Mr. Iyengar was born in 1918 into a large poor family in the village of Bellur in the Karnataka state in India, during an influenza epidemic leaving him sickly and weak. His father died when he was only nine years old. As a result, he went to live with his brother in Bangalore. His childhood was further marked by serious illnesses including malaria, tuberculosis and typhoid along with malnutrition.
At the age of 15, Mr. Iyengar moved to Mysore to live with his eldest sister and her husband, the accomplished yogi and Sanskrit scholar, Sri T. Krishnamacharya. Sri Krishnamacharya ran a yoga school in the palace of the Raja of Mysore and introduced Mr. Iyengar to some of the basic yoga postures (asanas) as a method to improve his health. His teacher was an erratic and terrifying personality who drove him hard and explained almost nothing. At the beginning, Mr. Iyengar struggled from day to day. This diligence in practice gradually paid off, as he mastered some of the postures and as a result, his health improved.
Then in 1937, after only two years of study, Sri Krishnamacharya asked Mr. Iyengar to go to Pune to teach yoga. In Pune, he arrived nearly penniless, knowing no one and speaking only a little English. As he had left school before he completed his examinations and had no marketable skills, Mr. Iyengar's only way to make a living was by teaching yoga. With limited experience and almost no theoretical knowledge, he decided to practice with determination and learn directly for himself by trial and error. In the beginning, his few students were better than he was, so he would train himself as many as 12 hours each day, usually surviving on only stale bread and tea. Sometimes, he would suffer great pain through incorrect technique, often having to place heavy weights on his body to relieve the aches. However, refusing to give up, he gradually developed a deep personal understanding of the techniques of each posture and their effects. More yoga students began to seek him out. At that time, even in India, yoga was not widely practiced or understood.
In 1943, his brothers arranged his marriage to Ramamani. Mr. Iyengar had avoided marriage for some time as he felt he could not support a family, but on meeting her, consented. Slowly they worked their way out of poverty.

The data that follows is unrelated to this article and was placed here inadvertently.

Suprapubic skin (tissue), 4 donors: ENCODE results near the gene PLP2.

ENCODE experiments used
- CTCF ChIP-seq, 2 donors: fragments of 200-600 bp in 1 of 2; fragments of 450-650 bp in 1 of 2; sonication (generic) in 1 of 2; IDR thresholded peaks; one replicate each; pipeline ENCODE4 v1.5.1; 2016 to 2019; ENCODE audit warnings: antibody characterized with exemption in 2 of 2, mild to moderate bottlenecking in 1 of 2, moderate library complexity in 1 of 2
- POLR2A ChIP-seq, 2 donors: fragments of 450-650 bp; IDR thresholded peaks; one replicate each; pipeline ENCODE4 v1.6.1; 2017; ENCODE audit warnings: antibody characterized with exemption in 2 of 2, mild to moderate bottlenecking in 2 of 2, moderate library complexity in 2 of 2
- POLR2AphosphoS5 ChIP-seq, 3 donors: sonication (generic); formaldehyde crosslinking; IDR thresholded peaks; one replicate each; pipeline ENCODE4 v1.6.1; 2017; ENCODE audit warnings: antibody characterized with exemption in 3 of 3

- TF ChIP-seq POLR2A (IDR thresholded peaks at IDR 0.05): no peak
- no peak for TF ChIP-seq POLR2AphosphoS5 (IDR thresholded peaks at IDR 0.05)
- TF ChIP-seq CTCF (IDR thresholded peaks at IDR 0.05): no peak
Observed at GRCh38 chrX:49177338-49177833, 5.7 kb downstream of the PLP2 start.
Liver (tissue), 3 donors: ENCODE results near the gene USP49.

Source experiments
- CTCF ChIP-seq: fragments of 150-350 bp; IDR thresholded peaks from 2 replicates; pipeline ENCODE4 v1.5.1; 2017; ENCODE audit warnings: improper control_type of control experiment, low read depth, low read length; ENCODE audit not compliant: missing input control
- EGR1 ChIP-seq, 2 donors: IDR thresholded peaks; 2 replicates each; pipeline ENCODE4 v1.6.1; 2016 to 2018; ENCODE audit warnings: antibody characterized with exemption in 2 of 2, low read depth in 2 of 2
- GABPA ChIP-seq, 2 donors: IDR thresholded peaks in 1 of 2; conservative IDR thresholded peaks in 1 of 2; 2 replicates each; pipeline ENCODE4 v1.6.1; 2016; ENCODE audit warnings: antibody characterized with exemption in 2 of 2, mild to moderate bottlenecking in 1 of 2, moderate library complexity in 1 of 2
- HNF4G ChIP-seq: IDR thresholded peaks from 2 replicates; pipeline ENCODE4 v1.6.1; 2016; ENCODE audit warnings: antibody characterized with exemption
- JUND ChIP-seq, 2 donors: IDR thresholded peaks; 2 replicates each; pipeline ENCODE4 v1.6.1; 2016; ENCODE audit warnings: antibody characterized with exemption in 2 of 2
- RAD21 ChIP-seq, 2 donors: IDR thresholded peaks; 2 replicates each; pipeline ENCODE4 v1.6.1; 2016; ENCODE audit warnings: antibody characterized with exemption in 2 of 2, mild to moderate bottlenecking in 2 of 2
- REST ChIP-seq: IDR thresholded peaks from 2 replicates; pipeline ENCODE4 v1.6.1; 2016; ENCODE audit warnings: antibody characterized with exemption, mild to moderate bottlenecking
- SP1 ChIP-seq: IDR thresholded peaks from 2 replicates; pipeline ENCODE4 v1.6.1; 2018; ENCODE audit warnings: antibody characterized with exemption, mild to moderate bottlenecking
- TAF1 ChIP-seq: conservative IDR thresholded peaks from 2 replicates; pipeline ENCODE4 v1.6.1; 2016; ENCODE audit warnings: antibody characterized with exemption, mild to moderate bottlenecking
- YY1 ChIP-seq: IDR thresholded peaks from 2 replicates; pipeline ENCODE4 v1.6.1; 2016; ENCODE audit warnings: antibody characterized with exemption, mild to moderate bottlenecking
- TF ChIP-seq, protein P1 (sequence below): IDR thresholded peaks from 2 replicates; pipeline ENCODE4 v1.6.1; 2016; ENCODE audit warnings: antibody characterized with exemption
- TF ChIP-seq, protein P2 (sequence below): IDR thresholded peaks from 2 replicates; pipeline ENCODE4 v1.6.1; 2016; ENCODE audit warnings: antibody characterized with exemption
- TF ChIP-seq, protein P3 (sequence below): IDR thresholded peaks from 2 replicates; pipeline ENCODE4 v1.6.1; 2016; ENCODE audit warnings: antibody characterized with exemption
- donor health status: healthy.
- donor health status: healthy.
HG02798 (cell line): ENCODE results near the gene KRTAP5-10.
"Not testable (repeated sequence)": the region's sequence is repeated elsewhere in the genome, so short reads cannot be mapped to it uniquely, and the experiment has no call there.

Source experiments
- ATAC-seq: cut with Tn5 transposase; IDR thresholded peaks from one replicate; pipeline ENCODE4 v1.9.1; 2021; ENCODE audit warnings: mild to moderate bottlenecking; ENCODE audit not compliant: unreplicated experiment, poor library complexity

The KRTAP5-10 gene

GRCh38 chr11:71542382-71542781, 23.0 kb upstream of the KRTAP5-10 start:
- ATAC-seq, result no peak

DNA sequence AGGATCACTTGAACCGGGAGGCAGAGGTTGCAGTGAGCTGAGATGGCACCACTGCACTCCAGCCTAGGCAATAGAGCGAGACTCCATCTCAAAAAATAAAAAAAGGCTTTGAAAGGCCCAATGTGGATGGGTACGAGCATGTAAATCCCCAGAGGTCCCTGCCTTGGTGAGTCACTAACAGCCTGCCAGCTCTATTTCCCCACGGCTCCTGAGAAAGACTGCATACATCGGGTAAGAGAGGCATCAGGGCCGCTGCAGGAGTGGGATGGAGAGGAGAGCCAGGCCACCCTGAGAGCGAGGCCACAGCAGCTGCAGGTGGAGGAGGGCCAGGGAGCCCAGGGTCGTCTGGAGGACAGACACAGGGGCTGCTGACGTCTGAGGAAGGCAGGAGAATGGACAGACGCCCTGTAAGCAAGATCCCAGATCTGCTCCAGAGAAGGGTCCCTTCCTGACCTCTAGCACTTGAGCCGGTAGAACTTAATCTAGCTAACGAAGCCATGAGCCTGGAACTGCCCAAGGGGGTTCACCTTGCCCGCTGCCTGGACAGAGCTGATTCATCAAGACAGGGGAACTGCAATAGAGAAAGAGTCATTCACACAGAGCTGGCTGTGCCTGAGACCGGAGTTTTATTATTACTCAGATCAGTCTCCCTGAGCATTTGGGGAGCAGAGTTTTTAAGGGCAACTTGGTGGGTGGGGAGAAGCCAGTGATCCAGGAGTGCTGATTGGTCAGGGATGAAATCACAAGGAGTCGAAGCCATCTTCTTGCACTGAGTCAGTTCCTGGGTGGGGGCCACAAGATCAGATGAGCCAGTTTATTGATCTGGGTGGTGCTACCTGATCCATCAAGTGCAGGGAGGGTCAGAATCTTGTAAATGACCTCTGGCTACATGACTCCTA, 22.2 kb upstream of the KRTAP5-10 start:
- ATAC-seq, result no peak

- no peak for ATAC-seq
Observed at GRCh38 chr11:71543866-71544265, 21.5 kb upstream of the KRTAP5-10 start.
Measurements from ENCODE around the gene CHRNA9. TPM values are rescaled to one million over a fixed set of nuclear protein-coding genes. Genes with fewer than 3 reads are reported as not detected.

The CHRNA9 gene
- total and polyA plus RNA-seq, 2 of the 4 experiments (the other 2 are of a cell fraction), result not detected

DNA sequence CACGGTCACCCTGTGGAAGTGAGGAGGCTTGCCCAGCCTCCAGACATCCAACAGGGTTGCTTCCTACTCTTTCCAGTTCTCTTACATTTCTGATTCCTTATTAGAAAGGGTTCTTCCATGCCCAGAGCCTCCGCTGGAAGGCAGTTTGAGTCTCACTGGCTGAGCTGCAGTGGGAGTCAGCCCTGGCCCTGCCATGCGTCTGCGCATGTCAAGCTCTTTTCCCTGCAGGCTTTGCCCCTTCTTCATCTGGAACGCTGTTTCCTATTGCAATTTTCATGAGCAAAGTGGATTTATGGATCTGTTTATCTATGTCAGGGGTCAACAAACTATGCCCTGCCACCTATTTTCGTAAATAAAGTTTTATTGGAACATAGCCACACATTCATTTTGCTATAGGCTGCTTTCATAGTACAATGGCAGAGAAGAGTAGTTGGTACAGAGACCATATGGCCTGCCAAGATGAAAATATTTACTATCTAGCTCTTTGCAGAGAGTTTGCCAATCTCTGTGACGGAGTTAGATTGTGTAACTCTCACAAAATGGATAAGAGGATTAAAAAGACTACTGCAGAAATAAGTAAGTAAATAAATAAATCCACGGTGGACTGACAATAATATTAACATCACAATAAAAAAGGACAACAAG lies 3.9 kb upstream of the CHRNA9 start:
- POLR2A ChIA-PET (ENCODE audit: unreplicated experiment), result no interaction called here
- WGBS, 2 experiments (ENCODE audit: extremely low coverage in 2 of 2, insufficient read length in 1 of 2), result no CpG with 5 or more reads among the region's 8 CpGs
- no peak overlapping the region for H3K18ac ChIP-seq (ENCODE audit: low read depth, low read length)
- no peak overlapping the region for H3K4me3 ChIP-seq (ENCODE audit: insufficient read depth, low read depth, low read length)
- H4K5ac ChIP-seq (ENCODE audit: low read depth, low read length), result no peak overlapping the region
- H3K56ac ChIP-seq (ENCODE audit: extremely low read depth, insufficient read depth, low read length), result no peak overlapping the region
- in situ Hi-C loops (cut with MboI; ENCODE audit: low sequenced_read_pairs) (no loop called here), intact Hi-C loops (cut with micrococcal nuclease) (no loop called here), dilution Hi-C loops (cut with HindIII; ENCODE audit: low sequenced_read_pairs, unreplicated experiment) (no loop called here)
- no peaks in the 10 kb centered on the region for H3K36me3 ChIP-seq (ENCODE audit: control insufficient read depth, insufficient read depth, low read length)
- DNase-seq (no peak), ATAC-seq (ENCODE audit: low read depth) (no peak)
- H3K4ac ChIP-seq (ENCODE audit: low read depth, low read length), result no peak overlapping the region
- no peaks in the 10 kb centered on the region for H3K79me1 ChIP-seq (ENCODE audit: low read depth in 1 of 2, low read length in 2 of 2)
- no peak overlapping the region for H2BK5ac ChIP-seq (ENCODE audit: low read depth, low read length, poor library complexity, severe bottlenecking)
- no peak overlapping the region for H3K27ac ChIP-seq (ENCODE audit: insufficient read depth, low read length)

Gradually Mr. Iyengar's fame as a yoga teacher spread. In 1952, the world renowned violinist Yehudi Menuhin became a student of yoga during a visit to India. Menuhin then arranged for Mr. Iyengar to teach in many cities in Europe. Mr. Iyengar made his fi rst visit to the United States in 1956.
In 1966, Mr. Iyengar's first book, Light on Yoga, was published. It gradually became an international best-seller, eventually translated into 17 languages. Often called “the bible of yoga,” it succeeded in making yoga truly universal. This was later followed by titles on pranayama and various aspects of yoga philosophy. In all, Mr. Iyengar has authored 14 books.
In 1975, Mr. Iyengar established the Ramamani Iyengar Memorial Yoga Institute in Pune, India, in memory of his recently deceased wife. By that time, Mr. Iyengar's eldest children, Geeta and Prashant, had also started teaching yoga under his guidance. The Institute quickly became an international center, attracting thousands of people from all over the world.
In 1984, Mr. Iyengar officially retired from daily teaching although he continued to direct medical classes and special events. He remained fully active in promoting yoga world wide and was personally involved in the institute and its charitable foundation. Though physically quite capable of continuing to teach, he felt it was time to “let the next generation come through” and did not want to become attached to his position there. The Institute continued to thrive with hugely popular programs and classes, conducted by Geeta, Prashant, and other senior Iyengar-trained teachers.
Mr. Iyengar is widely recognized as one of the premier yogis responsible for introducing yoga to the West. The Iyengar style yoga is probably the most widely practiced form of yoga in the world today. When Guruji died in 2014 a few months short of his 95th birthday, he was unsurpassed in his practice and teaching. He definitely still practiced the yoga he taught! Because of his dedication to his own yoga practice and his unwavering commitment to share this ancient art, millions of people all over the world are experiencing the benefits of yoga for themselves.